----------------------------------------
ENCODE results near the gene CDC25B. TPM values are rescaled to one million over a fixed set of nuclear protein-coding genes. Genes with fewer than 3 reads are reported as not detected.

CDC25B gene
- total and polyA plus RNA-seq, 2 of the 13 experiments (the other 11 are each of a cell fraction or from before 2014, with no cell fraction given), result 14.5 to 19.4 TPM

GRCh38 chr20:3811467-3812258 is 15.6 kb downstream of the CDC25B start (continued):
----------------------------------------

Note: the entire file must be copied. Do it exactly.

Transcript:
ENCODE results near the gene CDC25B. TPM values are rescaled to one million over a fixed set of nuclear protein-coding genes. Genes with fewer than 3 reads are reported as not detected.

CDC25B gene
- total and polyA plus RNA-seq, 2 of the 13 experiments (the other 11 are each of a cell fraction or from before 2014, with no cell fraction given), result 14.5 to 19.4 TPM

GRCh38 chr20:3811467-3812258 is 15.6 kb downstream of the CDC25B start (continued):